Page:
“Section 702 is unquestionable a highly effective source of foreign intelligence,” said Rachel Brand, a member of the Privacy and Civil Liberties Oversight Board, an independent agency formed after 9/11 to review the executive branch’s policy on counterterrorism.

Brand said the board does not recommend any legislative changes to FISA, adding that the government already operates under “strict rules that minimize its privacy impact.” She dismissed the recommendation made by Goitein and her fellow board member, David Medine, that the government first seek a judge’s approval before the 702 database can be used to spy on Americans.

“Requiring additional approval for FBI queries would be a step toward re-erecting the information sharing wall that the government has worked so hard to tear down after 9/11,” she said.

Sen. Dianne Feinstein, who also serves on the secretive Intelligence Committee, seemed to share Brand’s opinion. She expressed her concerns over looming national security dangers and the need for information sharing. “Because I see the intelligence, you get a sense that there is plotting and there is conspiracy going on,” Feinstein said. “We shouldn’t let down our guard. Because to do so is really to invite disaster.” She encouraged renewed skepticism and debate on FISA, but dismissed substantive changes to the law.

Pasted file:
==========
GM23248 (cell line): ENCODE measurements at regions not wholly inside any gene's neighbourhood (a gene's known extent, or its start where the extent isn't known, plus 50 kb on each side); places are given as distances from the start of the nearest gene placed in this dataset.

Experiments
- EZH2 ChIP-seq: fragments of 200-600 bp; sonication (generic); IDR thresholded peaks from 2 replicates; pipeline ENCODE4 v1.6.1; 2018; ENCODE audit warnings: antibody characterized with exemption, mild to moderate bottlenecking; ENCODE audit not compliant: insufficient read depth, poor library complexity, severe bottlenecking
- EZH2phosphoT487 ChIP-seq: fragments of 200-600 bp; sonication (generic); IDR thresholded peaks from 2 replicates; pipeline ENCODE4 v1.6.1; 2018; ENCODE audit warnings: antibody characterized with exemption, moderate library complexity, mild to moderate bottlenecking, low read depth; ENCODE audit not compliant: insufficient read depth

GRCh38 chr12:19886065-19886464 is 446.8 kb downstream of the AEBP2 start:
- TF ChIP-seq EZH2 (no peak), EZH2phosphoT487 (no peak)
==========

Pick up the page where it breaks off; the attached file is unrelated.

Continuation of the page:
“I think that the 702 program is really important and it would be most unfortunate if that program were made ineffective,” Feinstein said.

But in what will likely be a key point of contention, as the deadline to FISA’s reauthorization draws closer, lawmakers including Sens. Leahy and Al Franken will push to learn about the full extent of the surveillance programs. As with last year’s debate of the Patriot Act, disagreement over the need for increased transparency will likely animate negotiations in Washington as Congress aims to set the right balance between national security and fundamental privacy rights.

Said Franken, “The public can’t know if we succeed in striking that balance if they don’t even have the most basic information about our major surveillance programs."